Sunday Times

Sunday School 9:30 a.m.

10:45 a.m.  Worship Service

 

Now we started off this morning with that clip from Star Wars where Luke is learning to become a Jedi and learning about the Force. (view clip here)  He tries and fails to lift his space ship out of the swamp.  "It is too big. It is impossible", he said.

I didn't show you that clip so that we could talk about the Force this morning. I did show it to you to get us all thinking about belief and unbelief.  In order to fulfill his destiny, Luke had to, as Yoda told him, "unlearn what he had learned". There were things that he would encounter that he could not overcome by conventional means.

And you know what? There are times when we do exactly what Luke did.

First we admit defeat before we even attempt the task. Second, we grumble and complain. Third, we are sometimes riddled with unbelief.

There are things in our walk with the Lord that He asks us and expects us to do. And to accomplish and fulfill our vision, purpose and destiny we have to operate, not in the realm of doubt, but in faith.

So this morning I want us to look at the effects of unbelief, and how we can overcome it.

I have chosen the passage intentionally because it is one of the passages Pastor Gregory recommended that we read and pray about in preparation for tonight.

So let's read together Mark 9: 14-29

1. The Effect of Unbelief

This story begins with some of Jesus' disciples arguing with the religious leaders and things were probably not going very well.

Jesus, along with Peter, James, and John who were with him, came on the scene and he asked, "What are you arguing with them about?" This is when the story really begins to unfold.

The father explains that he had brought his boy to Jesus' disciples for them to release and heal him from an unclean spirit or demon. But they were unable to.

It must have been very embarrassing for the disciples to be so powerless in the face of their critics. They were unable to free this boy from the demonic grip in his life.

They believed they could and had done it before with others but now they couldn't. Maybe this was a new and different situation which seemed too big for them.

Maybe doubt had crept in and it was like a fire hose, distinguishing their faith. You certainly get that impression based on what Jesus says next.

In some translations, we see Jesus saying "O unbelieving generation, how long shall I stay with you? How long shall I put up with you? Bring the boy to me." (Mark 9:19, NIV)

We talked last week about how in the Greek language, the word for belief and faith are exactly the same word. It is the word "pistis".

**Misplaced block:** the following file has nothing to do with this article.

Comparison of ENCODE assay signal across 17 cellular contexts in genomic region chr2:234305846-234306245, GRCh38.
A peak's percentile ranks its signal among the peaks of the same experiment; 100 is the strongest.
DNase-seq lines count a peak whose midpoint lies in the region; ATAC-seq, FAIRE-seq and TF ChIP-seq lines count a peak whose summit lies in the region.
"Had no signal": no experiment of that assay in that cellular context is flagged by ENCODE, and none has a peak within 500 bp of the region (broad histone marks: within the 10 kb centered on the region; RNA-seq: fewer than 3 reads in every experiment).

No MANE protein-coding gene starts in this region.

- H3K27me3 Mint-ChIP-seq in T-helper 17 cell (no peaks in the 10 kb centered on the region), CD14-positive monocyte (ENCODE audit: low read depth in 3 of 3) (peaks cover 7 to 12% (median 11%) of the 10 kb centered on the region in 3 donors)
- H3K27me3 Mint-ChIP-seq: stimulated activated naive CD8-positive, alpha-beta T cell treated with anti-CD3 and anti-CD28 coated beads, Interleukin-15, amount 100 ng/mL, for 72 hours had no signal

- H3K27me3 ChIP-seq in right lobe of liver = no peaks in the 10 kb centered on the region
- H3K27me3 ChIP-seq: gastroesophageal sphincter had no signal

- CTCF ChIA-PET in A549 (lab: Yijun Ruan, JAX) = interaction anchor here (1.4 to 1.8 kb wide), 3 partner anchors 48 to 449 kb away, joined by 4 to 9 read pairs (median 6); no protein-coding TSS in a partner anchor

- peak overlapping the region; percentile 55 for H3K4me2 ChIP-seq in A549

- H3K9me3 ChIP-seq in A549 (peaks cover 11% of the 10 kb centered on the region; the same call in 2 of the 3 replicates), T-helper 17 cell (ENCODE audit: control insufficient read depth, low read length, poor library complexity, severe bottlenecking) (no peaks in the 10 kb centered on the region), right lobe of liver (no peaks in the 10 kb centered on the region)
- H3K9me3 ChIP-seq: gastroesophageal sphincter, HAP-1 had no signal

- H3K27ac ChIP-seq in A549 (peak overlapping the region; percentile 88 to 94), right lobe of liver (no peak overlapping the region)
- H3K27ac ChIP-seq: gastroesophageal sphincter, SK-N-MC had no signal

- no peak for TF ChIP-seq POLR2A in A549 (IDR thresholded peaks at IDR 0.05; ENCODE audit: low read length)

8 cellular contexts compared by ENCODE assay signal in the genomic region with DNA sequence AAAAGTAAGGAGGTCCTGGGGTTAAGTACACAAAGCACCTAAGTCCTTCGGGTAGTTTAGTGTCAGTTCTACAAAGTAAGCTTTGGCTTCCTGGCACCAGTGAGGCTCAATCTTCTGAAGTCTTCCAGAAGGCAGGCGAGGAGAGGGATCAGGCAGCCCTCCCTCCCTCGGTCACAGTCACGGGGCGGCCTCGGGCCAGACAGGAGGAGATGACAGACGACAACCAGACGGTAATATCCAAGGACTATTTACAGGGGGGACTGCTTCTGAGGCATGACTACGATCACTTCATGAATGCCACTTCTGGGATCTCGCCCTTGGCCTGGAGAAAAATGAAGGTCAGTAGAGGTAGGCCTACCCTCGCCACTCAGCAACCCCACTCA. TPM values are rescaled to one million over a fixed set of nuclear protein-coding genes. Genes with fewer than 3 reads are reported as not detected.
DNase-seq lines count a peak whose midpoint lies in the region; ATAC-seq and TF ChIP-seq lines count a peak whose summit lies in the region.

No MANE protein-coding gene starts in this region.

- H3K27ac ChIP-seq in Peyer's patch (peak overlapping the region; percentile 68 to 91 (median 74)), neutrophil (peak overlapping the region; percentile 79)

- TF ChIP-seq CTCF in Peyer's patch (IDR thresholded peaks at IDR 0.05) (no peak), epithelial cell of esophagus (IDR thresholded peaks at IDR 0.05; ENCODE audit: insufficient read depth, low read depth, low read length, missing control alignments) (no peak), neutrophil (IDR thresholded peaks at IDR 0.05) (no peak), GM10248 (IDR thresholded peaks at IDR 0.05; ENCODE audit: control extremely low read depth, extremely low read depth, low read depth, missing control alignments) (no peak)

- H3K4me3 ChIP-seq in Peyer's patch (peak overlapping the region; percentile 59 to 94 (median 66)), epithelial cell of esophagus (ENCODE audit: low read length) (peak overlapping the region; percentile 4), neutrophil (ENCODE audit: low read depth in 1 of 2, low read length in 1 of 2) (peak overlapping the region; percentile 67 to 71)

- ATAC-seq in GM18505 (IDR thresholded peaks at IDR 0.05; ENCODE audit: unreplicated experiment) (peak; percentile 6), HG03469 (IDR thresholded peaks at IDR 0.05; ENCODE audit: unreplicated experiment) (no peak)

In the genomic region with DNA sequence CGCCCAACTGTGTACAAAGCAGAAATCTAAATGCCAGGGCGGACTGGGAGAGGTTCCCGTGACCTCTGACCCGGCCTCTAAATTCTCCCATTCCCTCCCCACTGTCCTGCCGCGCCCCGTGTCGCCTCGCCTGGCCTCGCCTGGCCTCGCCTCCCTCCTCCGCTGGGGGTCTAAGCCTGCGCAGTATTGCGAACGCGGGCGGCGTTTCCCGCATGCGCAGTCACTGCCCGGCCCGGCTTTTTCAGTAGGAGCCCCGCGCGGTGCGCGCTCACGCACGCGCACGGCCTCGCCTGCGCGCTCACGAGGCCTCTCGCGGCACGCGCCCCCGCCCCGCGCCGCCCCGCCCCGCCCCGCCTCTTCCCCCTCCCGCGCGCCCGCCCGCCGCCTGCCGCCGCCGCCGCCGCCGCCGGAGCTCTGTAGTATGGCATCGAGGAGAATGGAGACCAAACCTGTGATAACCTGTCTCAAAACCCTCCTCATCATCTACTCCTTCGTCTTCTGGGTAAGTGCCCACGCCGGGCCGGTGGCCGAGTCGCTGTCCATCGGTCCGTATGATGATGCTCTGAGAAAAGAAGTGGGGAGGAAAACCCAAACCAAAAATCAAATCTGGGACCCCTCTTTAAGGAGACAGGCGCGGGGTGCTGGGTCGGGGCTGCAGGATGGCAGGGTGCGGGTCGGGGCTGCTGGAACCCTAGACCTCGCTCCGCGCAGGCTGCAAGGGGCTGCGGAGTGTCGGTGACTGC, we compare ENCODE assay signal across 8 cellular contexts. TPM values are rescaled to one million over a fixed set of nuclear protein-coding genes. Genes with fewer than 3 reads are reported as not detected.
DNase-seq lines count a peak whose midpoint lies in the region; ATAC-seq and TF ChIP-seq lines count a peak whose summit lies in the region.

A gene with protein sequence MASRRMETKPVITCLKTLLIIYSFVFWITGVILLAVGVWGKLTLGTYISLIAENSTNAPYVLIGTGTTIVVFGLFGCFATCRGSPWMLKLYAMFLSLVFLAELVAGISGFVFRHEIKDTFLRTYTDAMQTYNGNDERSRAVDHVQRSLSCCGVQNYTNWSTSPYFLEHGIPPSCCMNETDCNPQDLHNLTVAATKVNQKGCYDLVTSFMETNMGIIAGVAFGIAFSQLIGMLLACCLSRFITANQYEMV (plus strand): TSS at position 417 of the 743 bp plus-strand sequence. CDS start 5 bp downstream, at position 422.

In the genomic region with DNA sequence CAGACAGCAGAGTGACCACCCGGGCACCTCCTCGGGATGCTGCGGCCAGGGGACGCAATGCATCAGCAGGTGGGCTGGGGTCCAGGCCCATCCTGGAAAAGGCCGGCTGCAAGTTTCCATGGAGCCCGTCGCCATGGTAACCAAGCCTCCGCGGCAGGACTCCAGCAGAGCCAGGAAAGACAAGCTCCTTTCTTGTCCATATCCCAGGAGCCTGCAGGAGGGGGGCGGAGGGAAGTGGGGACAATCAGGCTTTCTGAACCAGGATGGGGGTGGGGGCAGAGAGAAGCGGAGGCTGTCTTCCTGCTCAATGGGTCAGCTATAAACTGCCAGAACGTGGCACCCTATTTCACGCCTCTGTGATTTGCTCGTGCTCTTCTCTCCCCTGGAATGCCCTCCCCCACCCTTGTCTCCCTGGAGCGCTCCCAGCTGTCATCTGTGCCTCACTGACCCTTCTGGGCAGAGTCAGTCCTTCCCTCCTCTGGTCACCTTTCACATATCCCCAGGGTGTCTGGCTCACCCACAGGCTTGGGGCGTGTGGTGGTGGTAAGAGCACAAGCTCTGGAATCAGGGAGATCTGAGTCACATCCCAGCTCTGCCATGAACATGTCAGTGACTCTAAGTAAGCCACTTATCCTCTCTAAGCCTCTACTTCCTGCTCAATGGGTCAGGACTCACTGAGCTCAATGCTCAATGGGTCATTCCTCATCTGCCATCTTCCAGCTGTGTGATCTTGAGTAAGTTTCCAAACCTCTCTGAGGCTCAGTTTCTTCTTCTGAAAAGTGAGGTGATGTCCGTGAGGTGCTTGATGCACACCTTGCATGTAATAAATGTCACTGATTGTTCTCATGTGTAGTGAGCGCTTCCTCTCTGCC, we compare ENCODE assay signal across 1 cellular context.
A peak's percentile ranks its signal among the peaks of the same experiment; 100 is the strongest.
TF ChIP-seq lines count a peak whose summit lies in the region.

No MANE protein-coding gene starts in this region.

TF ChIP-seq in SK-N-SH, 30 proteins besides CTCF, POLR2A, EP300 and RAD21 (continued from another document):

Unbelief or a lack of faith robs us of power like it did for the disciples.

Unbelief does not and cannot please God. Heb 11:6, "And without faith it is impossible to please God, because anyone who comes to him must believe that he exists and that he rewards those who earnestly seek him." (NIV)

We don't know why these disciples came up short. Maybe they had gotten too busy with ministering to others.

Maybe they had grown confident in their own abilities to heal. Maybe they thought because they were with Jesus so much that they didn't need to pray.

Later when the disciples got Jesus off by themselves and ask Him why they had trouble, Jesus said, "This kind can come out only by prayer." Some versions say "prayer and fasting."

Notice Jesus didn't say:
• I'm the only one who can handle this kind of situation.
• If only you had said the right words.
• Only seminary trained people can handle things like this.

He said that their power failure was a direct result of their prayer failure.

Notice too that this power failure didn't just affect their own spiritual lives, it affected their ability to minister to those around them.

So that's one aspect of the power of faith or belief in this story. But let's look at another equally important one. Overcoming it.

2. Overcoming unbelief

This father this boy is desperate. It's an awful feeling to be a parent and watch your child goes through any kind of sickness.

I don't think there is any feeling so desperately intense as a parent who cannot help their child. Out of that desperation, we hear the father saying "Have mercy on us and help us if you can."

That word "if" doesn't go unnoticed by Jesus, does it? He calls out the doubt. He names it.

And he really doesn't do it in a way that is overly harsh on the man. He uses the man's honesty in lacking faith to teach him.